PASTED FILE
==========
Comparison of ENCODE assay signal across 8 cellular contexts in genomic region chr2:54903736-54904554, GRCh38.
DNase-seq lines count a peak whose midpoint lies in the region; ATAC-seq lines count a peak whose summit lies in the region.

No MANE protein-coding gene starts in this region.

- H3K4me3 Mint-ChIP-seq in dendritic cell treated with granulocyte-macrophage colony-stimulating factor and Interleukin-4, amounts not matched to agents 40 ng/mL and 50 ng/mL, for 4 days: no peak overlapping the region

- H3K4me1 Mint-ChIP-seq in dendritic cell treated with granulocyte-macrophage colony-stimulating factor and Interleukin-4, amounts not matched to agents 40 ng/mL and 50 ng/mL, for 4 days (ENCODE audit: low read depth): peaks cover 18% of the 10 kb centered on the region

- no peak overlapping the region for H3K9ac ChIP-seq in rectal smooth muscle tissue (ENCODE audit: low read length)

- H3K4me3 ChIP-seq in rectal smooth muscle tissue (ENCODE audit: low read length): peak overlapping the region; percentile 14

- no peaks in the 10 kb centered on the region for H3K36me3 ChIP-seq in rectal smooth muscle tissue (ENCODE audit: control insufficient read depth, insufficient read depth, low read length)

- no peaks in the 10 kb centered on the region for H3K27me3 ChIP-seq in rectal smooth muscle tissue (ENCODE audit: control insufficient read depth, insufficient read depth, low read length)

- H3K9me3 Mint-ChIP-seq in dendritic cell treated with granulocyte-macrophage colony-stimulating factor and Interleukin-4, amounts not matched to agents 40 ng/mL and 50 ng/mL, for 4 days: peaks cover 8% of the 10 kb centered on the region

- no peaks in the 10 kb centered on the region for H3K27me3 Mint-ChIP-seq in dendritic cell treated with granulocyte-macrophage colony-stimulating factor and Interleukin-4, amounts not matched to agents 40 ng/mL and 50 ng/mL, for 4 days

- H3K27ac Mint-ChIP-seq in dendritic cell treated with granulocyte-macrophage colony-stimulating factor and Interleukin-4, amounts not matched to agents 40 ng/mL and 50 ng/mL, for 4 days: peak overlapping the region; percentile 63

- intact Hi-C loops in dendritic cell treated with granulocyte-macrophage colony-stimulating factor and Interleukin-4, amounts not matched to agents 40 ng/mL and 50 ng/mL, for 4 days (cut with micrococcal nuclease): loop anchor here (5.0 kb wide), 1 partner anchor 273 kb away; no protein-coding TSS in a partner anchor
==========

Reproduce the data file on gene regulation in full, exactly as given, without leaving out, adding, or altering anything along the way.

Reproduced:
Comparison of ENCODE assay signal across 8 cellular contexts in genomic region chr2:54903736-54904554, GRCh38.
DNase-seq lines count a peak whose midpoint lies in the region; ATAC-seq lines count a peak whose summit lies in the region.

No MANE protein-coding gene starts in this region.

- H3K4me3 Mint-ChIP-seq in dendritic cell treated with granulocyte-macrophage colony-stimulating factor and Interleukin-4, amounts not matched to agents 40 ng/mL and 50 ng/mL, for 4 days: no peak overlapping the region

- H3K4me1 Mint-ChIP-seq in dendritic cell treated with granulocyte-macrophage colony-stimulating factor and Interleukin-4, amounts not matched to agents 40 ng/mL and 50 ng/mL, for 4 days (ENCODE audit: low read depth): peaks cover 18% of the 10 kb centered on the region

- no peak overlapping the region for H3K9ac ChIP-seq in rectal smooth muscle tissue (ENCODE audit: low read length)

- H3K4me3 ChIP-seq in rectal smooth muscle tissue (ENCODE audit: low read length): peak overlapping the region; percentile 14

- no peaks in the 10 kb centered on the region for H3K36me3 ChIP-seq in rectal smooth muscle tissue (ENCODE audit: control insufficient read depth, insufficient read depth, low read length)

- no peaks in the 10 kb centered on the region for H3K27me3 ChIP-seq in rectal smooth muscle tissue (ENCODE audit: control insufficient read depth, insufficient read depth, low read length)

- H3K9me3 Mint-ChIP-seq in dendritic cell treated with granulocyte-macrophage colony-stimulating factor and Interleukin-4, amounts not matched to agents 40 ng/mL and 50 ng/mL, for 4 days: peaks cover 8% of the 10 kb centered on the region

- no peaks in the 10 kb centered on the region for H3K27me3 Mint-ChIP-seq in dendritic cell treated with granulocyte-macrophage colony-stimulating factor and Interleukin-4, amounts not matched to agents 40 ng/mL and 50 ng/mL, for 4 days

- H3K27ac Mint-ChIP-seq in dendritic cell treated with granulocyte-macrophage colony-stimulating factor and Interleukin-4, amounts not matched to agents 40 ng/mL and 50 ng/mL, for 4 days: peak overlapping the region; percentile 63

- intact Hi-C loops in dendritic cell treated with granulocyte-macrophage colony-stimulating factor and Interleukin-4, amounts not matched to agents 40 ng/mL and 50 ng/mL, for 4 days (cut with micrococcal nuclease): loop anchor here (5.0 kb wide), 1 partner anchor 273 kb away; no protein-coding TSS in a partner anchor